Nfld. & Labrador

Newfoundland town that nixed rainbow crosswalk hoists Pride flag for first time

It might not be the rainbow crosswalk they once dreamed of, but members of the Indian River High School Gender-Sexuality Alliance are celebrating a first for the town of Springdale: a whole Pride Week.

Springdale mayor declares June 4-8 Pride Week

It was all smiles as the town of Springdale raised the rainbow flag at city hall. (Garrett Barry/CBC)

It might not be the rainbow crosswalk they once dreamed of, but members of the Indian River High School Gender-Sexuality Alliance are celebrating a first for the town of Springdale: a whole Pride Week.

At council on Monday, Mayor Dave Edison issued a declaration and raised a rainbow flag outside of town hall in the small rural community in Newfoundland and Labrador.

Springdale Mayor Dave Edison signs a proclamation declaring June 4 to 8 Pride Week in Springdale. (Garrett Barry/CBC)

The rising of the flag comes in the wake of national scrutiny for the town after council members twice refused to paint a rainbow crosswalk in front of the local high school.

"This marks the first pride week in Springdale, and it's purpose is to create a safe and inclusive Springdale that supports LGBTQ2+ persons, their friends, families and allies," Edison said as he read his declaration.

"Newfoundland and Labrador is a society open to everyone, including the LGBTQ2+ communities."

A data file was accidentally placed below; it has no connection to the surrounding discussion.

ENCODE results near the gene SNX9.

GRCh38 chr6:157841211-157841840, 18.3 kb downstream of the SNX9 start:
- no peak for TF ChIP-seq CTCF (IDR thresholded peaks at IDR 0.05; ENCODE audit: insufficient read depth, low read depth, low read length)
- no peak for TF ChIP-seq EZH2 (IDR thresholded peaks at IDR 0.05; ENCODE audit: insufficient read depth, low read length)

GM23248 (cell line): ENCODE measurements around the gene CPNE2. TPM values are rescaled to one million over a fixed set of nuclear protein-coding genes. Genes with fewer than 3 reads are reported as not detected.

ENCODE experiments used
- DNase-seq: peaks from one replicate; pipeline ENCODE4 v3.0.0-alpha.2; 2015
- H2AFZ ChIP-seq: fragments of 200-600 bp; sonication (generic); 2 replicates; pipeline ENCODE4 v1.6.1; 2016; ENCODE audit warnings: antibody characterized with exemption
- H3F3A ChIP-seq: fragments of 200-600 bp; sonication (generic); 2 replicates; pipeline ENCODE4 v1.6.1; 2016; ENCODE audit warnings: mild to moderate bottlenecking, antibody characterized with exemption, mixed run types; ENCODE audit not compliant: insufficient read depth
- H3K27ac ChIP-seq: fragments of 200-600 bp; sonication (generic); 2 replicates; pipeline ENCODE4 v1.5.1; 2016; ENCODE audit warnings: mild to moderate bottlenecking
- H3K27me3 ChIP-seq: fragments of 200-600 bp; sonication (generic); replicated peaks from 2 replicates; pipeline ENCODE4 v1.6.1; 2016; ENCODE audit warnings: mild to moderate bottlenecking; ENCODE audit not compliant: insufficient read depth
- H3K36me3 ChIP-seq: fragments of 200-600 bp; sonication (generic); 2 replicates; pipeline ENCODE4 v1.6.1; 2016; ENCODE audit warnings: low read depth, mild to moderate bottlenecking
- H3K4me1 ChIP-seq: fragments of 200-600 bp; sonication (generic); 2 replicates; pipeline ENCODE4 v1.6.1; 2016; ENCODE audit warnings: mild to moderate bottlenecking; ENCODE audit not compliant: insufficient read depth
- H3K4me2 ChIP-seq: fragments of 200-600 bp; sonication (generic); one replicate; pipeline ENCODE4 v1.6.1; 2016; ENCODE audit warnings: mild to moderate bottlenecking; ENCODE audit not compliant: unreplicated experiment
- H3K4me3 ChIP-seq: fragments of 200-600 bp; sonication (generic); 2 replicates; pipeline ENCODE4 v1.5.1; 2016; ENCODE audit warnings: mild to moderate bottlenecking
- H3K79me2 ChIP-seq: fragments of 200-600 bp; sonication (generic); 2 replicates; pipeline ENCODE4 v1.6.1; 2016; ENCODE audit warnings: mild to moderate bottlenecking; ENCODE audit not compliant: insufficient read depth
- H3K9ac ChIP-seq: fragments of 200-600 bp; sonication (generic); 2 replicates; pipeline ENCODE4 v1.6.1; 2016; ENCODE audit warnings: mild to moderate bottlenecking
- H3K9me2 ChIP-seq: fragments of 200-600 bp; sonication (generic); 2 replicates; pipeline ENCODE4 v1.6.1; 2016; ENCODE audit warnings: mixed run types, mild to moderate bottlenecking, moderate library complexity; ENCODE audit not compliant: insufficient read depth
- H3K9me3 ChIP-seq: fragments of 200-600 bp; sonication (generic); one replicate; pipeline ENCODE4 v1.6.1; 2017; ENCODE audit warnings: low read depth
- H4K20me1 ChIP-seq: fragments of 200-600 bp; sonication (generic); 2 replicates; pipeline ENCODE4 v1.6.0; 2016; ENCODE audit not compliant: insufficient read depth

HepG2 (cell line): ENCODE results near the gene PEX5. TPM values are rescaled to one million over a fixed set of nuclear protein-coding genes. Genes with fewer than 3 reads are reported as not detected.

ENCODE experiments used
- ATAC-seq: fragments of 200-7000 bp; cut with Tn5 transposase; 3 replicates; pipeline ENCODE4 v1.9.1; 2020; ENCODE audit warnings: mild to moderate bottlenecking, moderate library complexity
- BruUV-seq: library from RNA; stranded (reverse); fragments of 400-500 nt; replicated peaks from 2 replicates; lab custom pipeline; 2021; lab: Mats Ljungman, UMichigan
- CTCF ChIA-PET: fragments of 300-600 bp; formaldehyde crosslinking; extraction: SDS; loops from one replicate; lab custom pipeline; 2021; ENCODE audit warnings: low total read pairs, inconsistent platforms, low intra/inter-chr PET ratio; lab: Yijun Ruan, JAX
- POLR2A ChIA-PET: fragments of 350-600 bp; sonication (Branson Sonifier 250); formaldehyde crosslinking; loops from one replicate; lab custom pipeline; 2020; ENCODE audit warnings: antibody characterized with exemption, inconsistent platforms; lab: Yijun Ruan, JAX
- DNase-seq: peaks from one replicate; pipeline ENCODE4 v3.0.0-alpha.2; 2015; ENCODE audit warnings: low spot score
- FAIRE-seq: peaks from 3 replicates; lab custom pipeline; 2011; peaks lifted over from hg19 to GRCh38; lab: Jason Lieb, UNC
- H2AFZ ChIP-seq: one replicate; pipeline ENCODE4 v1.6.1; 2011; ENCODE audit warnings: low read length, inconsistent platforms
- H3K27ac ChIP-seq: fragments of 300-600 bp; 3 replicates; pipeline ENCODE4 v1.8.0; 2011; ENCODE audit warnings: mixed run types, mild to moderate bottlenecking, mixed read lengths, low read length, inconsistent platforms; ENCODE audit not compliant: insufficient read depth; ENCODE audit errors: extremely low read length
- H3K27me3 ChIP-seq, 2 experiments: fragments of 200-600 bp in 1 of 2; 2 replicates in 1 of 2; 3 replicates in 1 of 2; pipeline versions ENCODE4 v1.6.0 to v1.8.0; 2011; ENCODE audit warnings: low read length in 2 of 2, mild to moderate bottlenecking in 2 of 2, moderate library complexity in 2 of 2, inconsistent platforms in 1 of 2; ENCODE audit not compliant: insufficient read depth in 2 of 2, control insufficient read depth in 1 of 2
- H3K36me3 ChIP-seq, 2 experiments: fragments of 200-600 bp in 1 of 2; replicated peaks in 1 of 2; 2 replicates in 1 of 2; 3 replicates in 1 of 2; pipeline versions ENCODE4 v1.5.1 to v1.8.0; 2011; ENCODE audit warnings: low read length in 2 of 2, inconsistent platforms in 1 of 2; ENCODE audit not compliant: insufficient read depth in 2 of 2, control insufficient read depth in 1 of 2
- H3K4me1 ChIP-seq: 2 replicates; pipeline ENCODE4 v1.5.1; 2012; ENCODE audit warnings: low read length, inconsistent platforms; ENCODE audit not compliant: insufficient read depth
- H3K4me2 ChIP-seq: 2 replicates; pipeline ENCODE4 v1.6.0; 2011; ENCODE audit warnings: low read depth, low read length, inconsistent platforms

Edison was joined Monday by a dozen GSA members, including Claudia Lilly, Megan Paddock and Maria Lawlor — the three that gave a presentation pitching the crosswalk in April.

Pride week a victory for GSA

Following the rejection, council promised to keep working with the group to find alternatives, and eventually announced Springdale's first Pride Week.

Indian River High School students Megan Paddock (left), Claudia Lilly, and Maria Lawlor are seeing their hard work pay off at Springdale's first ever pride week. (Garrett Barry/CBC)

"It's really gratifying to see how far we've come," said Grade 11 GSA member Megan Paddock. "Even from getting denied, to having a pride week, and having all these activities to do for the community," 

Claudia Lilly — who is graduating from Indian River High School this year — said she didn't think a Pride Week would come to town after her group was turned down.

"The denial of the crosswalk did bring down our spirits, but we kept fighting" she said

"When you believe in something and you know it's important to you, it's important to keep fighting for it."

Indian River High School has a rainbow picnic table. (Garrett Barry/CBC)

On Tuesday, Pride Week will continue with students from the alliance holding an information session at the Springdale Public Library, where they will talk about what they do and what it means to be an ally.

On Wednesday, the town will hold a Pride march.

It will be followed immediately after by an all faith service at Grace United Church that will help attendees learn how to stand up against homophobia and transphobia.

The Springdale GSA's Pride events won't end there, either — they're slated to be Pride marshals at the 2018 edition of St. John's Pride this summer. 

Read more articles from CBC Newfoundland and Labrador

With files from Garrett Barry